“How has this not come up before?” Sam says incredulously.
“They’re not exactly thinking their way out of Plato’s cave here,” Natasha observes. “It’s mostly old people talk and eating.”
“No landlord,” Bucky says, starting to look delirious. “No allergies. Steve. Dogs.”
“You did this,” Steve says, pointing a finger at Sam.
“Me? How did I do this?”
“Two dogs. No. Twelve.”
“You reminded him!”
“That you’re Captain America? That you are literally superhuman? His memory’s not that shitty -”
“He wasn’t thinking about it!” Steve says defensively. “He doesn’t think of me that way!”
As far as Sam can tell, Bucky’s brain damage largely manifests itself as a sort of really intense absentmindedness. Things Sam has witnessed Bucky doing include placing a handgun in the dishwasher, trying to put on a second pair of pants and cracking an egg into his coffee. He also, when not paying much attention, tends to treat Steve like an elderly Jack Russell terrier. He puts blankets over Steve when it’s cold, keeps force feeding him iron-rich things like spinach and liver, and has a habit of walking three city blocks when he needs to smoke.
Steve, who is not at all a feeble little terrier and is in fact a massive wrecking ball with the constitution of a cockroach, enables this horrifically. Sam has witnessed on several occasions a half asleep Bucky pick up an extremely awake Steve and carry him to the bedroom. “Come on, pal, let me give you a hand,” Bucky had mumbled, to which a perfectly awake Steve said “Okay!”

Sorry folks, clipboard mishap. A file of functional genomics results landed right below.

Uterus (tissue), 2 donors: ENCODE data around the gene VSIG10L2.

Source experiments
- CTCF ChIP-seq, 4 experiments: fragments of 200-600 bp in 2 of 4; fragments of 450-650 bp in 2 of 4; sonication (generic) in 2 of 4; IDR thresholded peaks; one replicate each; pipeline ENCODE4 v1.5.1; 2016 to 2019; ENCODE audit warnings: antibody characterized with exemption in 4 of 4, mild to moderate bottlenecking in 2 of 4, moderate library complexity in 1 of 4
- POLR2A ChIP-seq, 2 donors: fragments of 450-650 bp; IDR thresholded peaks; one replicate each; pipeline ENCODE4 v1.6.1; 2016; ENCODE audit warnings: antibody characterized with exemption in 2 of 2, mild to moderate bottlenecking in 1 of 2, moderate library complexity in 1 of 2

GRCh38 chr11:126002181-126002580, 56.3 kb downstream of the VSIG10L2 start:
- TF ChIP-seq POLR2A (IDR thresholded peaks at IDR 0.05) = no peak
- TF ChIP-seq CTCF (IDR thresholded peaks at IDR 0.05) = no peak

Personally Sam thinks that should have snapped Bucky out of it, since by all accounts Tiny Terror Steve was kind of a raging asshole, but it’s possible nothing can shake the Barnes foundation when it’s been set. He’s also witnessed Bucky mumble “Have you gained some weight recently?” To which Steve had replied - all three hundred pounds of him in Bucky’s arms - “Nope!”
Now, Steve is saying “We can’t have twelve dogs,” and sounding extremely unconvincing about it.
“We have a yard,” Bucky says. “We have the time. Steve. Dogs.”
“Do I need to worry about this?” Sam says.
“You need to worry about selling your old house,” Natasha says, handing him a chunk of apple.
“I can help. I’m a licensed realtor, probably.”
"Two dogs," Steve says.
"Three dogs, maybe four, and Natasha and I have veto power over any future dogs," someone says, and Sam realizes with a sense of deep resignation that it’s him.
"Three dogs," Steve says, deeply relieved, and Bucky doesn't actually protest, which is as good as an agreement. For now. That can be an argument for another day, which Sam will be involved in, because apparently he lives here now. He's not upset about it, exactly, but it would've been nice to be told.
On the other hand, Sam’s basically never going to make his own breakfast again. Or dinner, or lunch, or midnight snack if he has anything to say about it, and he will, because Steve is going to be paying for his “tactics” for a long, long time.
What the hell. "Someone say something about french toast?" Sam asks, and goes to get himself a plate.